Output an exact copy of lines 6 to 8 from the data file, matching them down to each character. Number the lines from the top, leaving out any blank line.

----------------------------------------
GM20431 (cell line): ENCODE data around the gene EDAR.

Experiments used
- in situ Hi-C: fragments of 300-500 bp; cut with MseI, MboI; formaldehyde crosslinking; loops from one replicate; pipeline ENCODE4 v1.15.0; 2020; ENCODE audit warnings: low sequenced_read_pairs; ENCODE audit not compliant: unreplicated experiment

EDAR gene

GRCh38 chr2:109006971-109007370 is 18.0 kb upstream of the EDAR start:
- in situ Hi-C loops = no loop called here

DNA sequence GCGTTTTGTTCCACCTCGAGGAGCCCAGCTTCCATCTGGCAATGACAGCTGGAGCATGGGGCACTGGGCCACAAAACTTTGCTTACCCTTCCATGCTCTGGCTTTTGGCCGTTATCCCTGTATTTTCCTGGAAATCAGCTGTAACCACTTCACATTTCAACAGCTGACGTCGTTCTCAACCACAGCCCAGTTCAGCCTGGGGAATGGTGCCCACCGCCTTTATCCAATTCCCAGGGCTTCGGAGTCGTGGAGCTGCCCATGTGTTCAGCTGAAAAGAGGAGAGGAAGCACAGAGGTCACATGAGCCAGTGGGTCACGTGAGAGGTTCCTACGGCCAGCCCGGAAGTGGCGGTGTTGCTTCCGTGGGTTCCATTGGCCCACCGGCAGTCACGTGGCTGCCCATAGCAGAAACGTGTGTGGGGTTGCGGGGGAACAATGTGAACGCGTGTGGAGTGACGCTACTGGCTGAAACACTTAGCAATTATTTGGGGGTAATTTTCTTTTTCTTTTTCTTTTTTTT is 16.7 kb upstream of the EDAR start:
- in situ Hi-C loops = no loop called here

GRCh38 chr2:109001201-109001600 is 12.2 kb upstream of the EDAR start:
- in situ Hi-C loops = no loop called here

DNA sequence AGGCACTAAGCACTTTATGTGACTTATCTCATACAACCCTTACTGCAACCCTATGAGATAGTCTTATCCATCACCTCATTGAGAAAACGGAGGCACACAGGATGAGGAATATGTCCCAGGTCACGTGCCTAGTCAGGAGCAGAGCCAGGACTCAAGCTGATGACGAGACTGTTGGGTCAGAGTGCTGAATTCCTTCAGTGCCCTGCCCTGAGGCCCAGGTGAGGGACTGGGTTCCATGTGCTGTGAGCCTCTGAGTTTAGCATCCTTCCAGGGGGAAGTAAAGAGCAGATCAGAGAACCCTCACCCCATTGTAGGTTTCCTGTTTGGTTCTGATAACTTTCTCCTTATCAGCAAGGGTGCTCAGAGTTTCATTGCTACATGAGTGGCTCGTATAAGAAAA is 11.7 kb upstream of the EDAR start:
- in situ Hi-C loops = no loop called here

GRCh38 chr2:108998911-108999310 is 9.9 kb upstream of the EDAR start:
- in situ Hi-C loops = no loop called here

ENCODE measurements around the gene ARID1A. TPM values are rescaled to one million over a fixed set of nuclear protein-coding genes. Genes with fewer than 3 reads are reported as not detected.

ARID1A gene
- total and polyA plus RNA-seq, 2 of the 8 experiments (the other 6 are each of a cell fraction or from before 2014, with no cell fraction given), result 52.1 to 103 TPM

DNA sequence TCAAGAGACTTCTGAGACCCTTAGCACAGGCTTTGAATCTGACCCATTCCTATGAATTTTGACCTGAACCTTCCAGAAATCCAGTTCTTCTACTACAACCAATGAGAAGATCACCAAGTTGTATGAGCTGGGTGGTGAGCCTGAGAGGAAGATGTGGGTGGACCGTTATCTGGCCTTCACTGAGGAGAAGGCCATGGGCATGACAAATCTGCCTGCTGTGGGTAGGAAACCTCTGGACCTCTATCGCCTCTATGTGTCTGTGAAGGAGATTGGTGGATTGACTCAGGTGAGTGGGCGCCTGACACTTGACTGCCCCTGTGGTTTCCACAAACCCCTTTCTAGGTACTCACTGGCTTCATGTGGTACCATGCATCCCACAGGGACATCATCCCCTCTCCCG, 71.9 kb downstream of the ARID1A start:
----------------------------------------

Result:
- in situ Hi-C loops = no loop called here

DNA sequence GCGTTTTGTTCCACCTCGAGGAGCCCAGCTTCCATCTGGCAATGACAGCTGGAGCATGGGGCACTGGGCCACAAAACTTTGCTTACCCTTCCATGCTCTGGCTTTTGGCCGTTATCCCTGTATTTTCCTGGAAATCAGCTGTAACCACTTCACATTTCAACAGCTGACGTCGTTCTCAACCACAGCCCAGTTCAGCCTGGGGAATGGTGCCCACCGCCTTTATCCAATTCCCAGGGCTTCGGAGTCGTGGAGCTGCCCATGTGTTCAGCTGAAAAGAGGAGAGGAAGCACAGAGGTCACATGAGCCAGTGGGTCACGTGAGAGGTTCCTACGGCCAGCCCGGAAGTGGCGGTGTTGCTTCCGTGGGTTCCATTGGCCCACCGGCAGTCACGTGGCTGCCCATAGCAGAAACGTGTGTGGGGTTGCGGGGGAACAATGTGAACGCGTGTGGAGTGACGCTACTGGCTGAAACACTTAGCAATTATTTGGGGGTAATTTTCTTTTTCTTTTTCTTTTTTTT is 16.7 kb upstream of the EDAR start:
- in situ Hi-C loops = no loop called here